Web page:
Just as the Supreme Court was hearing oral argument this week in Janus v. AFSCME, a case in which the court may prohibit forced agency fee payments to all public unions, those unions were about to execute a strategy to nullify the court’s 2014 decision in Harris v. Quinn, which imposed the very same prohibition upon a subset of public unions, so-called partial public employee unions.
The court’s prohibition in Harris in 2014, and prospectively in Janus, applies only to public sector unions. So, lo and behold, what are the unions doing? They are pushing the privatization of government operations, after three quarters of a century adamantly opposing the very notion. How ironic. If, however, operations are privatized, then, their unions automatically become private as well, and they can evade the court’s prohibition on agency fees.
The unions’ privatization idea is to create and insert between government and employees nominally private entities to serve as their “legal employer.”
However, there may be irony operating in the opposite way. The privatization gambit and the inherent nature of the unions for partial public employees, or PPEs, and the manner in which the PPE unions were created, reveal the manifestly political machinations of public sector unions, providing compelling evidence to support Mark Janus’ argument that his forced agency fees do support intensely political activity, despite the unions’ claims that their activity is predominantly apolitical collective bargaining.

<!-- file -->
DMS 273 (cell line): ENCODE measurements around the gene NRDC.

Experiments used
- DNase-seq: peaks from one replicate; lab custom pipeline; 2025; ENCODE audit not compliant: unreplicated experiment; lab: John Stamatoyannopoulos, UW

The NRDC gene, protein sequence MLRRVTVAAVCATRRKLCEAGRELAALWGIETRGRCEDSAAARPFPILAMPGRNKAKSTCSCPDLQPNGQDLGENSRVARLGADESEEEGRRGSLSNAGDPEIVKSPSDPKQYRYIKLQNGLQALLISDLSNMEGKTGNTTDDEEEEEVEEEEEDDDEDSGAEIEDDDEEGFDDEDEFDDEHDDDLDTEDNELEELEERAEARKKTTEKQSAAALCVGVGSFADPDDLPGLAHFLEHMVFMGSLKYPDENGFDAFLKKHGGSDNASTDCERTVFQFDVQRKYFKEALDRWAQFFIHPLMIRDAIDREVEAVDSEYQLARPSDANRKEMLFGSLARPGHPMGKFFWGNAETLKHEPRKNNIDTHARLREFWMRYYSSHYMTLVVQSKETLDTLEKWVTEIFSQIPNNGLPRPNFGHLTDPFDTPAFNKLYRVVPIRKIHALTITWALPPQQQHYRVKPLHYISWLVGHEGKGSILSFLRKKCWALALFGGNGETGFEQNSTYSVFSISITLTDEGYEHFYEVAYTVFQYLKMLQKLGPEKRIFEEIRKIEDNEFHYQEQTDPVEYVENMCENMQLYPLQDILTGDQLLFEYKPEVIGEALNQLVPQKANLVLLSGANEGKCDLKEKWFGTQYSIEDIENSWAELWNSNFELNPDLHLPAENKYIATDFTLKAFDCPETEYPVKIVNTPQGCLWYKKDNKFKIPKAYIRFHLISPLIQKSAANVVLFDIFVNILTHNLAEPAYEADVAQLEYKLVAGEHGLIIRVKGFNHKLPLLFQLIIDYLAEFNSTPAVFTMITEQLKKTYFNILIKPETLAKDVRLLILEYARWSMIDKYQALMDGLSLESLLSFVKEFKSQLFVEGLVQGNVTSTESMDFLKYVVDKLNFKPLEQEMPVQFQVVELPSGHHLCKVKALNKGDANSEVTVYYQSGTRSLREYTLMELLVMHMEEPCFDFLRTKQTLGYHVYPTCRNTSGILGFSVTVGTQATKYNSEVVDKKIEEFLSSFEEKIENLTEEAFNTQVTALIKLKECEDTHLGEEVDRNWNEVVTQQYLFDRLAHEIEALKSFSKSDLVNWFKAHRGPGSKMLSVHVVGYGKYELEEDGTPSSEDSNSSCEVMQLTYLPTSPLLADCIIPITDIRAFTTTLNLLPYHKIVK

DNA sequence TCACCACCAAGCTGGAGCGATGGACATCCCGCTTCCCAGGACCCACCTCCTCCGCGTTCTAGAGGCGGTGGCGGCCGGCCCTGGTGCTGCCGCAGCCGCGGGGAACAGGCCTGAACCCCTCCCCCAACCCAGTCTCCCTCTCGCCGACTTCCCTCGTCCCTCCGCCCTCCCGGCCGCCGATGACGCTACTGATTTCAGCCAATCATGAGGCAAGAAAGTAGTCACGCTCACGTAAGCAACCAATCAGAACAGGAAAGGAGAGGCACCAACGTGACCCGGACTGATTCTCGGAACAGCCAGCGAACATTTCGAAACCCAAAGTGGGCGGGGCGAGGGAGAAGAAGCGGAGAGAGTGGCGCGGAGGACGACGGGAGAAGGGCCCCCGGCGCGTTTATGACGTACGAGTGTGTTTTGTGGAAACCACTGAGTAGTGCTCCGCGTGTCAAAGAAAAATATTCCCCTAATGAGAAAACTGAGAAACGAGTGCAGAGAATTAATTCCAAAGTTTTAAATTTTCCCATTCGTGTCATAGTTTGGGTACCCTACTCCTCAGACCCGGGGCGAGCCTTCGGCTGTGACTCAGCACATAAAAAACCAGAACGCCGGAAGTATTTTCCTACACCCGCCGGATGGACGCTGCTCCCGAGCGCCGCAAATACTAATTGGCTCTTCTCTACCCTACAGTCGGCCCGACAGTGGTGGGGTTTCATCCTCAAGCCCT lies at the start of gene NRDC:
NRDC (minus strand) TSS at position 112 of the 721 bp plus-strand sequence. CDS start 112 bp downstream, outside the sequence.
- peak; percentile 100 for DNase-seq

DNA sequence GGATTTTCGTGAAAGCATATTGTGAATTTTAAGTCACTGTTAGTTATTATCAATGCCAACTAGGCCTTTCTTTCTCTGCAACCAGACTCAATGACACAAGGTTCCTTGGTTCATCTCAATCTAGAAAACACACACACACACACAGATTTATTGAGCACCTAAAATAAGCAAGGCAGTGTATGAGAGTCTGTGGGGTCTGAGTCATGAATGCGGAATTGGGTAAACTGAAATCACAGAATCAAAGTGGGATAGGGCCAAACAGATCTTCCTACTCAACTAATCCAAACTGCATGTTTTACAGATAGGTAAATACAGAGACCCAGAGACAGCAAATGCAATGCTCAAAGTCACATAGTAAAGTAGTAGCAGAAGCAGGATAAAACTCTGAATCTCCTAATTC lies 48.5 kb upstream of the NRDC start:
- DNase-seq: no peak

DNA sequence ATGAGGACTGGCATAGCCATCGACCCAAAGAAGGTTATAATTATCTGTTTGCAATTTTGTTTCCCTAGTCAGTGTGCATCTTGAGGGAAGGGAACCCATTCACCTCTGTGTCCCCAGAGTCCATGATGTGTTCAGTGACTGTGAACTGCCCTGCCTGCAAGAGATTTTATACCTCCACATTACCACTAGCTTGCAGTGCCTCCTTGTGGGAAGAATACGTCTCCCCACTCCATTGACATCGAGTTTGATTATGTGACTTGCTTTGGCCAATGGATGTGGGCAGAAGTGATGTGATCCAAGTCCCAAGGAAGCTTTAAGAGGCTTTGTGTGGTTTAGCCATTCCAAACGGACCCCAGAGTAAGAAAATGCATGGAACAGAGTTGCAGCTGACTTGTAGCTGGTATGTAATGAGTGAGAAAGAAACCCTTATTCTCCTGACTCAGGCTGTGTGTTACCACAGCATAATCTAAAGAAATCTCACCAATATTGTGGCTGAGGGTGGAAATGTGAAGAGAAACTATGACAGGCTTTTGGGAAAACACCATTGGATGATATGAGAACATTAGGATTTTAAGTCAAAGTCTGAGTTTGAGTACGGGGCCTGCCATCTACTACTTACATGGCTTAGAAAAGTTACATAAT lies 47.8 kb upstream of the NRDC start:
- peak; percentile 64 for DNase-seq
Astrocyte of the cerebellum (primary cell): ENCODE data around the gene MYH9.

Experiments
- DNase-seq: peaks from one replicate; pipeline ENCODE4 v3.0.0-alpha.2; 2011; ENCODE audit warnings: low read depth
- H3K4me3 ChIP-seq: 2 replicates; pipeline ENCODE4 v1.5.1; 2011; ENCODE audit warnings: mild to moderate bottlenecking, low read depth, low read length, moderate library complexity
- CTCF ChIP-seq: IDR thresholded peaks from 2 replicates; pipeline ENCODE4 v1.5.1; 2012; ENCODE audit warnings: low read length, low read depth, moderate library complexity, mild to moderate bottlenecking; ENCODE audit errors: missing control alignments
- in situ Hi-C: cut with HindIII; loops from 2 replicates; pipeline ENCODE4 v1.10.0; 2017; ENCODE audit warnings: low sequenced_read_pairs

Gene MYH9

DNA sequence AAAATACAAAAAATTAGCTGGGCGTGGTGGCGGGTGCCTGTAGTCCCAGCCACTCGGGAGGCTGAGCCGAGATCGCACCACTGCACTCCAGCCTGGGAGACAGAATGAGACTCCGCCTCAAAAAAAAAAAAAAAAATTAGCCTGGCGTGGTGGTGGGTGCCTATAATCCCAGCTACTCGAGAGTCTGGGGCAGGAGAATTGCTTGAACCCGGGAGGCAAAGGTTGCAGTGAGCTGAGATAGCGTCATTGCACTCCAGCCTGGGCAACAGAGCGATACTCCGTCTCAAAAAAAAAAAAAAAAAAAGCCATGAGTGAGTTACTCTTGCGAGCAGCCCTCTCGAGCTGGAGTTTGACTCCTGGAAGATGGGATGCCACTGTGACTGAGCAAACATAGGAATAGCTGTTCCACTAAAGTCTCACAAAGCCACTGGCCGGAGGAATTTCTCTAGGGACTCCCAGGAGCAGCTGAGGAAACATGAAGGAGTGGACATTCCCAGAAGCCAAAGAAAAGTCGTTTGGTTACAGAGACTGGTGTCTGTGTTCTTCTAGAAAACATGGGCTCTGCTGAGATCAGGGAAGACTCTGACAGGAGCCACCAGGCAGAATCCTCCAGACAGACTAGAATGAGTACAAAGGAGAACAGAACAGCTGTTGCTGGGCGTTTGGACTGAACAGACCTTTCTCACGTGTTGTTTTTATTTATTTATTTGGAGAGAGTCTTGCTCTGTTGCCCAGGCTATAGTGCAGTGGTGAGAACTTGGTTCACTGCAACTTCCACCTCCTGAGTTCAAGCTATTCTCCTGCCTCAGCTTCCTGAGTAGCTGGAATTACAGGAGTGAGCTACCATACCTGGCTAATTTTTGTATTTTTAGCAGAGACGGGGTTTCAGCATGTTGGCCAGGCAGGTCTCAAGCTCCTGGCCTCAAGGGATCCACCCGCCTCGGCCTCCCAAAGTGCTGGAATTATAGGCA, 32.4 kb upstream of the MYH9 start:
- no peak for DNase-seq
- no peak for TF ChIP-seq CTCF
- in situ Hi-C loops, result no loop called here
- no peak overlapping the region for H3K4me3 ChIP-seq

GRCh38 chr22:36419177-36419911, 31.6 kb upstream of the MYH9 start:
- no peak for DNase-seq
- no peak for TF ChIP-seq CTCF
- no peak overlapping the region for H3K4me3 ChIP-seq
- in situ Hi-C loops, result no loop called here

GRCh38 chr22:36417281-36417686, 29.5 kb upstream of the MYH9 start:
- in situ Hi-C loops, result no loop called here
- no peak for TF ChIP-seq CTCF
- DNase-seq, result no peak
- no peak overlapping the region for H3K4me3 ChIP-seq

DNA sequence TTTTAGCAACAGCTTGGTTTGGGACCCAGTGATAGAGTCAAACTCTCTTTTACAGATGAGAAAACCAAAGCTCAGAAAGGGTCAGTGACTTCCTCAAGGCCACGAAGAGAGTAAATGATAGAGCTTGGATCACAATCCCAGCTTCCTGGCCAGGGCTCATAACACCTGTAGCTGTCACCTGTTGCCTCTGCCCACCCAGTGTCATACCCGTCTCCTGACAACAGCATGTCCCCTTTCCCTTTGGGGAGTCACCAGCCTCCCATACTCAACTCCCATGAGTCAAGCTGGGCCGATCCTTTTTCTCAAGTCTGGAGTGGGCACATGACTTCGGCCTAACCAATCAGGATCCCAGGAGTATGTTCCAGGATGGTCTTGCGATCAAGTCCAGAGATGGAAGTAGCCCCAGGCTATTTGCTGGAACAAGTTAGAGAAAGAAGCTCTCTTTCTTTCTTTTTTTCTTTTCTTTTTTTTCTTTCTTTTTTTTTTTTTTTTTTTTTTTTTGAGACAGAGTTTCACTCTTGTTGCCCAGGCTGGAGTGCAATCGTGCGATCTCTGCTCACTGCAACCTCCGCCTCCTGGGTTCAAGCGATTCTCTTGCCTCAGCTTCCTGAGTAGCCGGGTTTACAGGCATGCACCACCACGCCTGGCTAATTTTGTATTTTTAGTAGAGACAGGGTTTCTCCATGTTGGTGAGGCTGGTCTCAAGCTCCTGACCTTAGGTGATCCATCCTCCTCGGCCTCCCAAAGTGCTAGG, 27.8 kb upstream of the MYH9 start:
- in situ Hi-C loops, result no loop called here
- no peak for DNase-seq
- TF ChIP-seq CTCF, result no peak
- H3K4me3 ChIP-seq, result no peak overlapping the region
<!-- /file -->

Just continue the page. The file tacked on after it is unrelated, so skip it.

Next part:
PPE unions are fanciful creatures. They aren’t genuine public sector entities. Inherently, they belong more in the private sector than the public. To position them in the public sector in the first place required real maneuvering by the unions.
Take independent health care providers, or IPs, who are the PPEs about to be privatized in Washington State, where the unions are debuting their new privatization strategy. Like PPEs nationwide, Washington’s IPs do not work for the state. They are private individuals who work independently. They work for the patients for whom they care – in many cases, their “job” is to care for disabled or elderly family members. The IPs were only deemed public to any degree because their patient-employers pay for their services with public funds, specifically Medicaid and state health care benefit funds. For convenience and efficiency, the state pays IPs directly.
Washington and other mostly blue states have construed this payment function as creating employer status – at least for purposes of collective bargaining. This is curious. The very same state governments make Medicaid benefit payments directly to doctors (as does every health insurance company), yet these states do not construes themselves to be the doctors’ employer of record.
The purpose of this fantasy is straightforward. A union cannot bargain with tens of thousands of separate unconnected private individuals as employers. To create the unions, it was necessary to conjure a central employer — state governments. To accomplish this, the unions recruited blue state governors to create the unions by executive order. Yes, you read that correctly, most PPE unions were organized pursuant to executive orders issued Democratic governors. Nothing could be more political.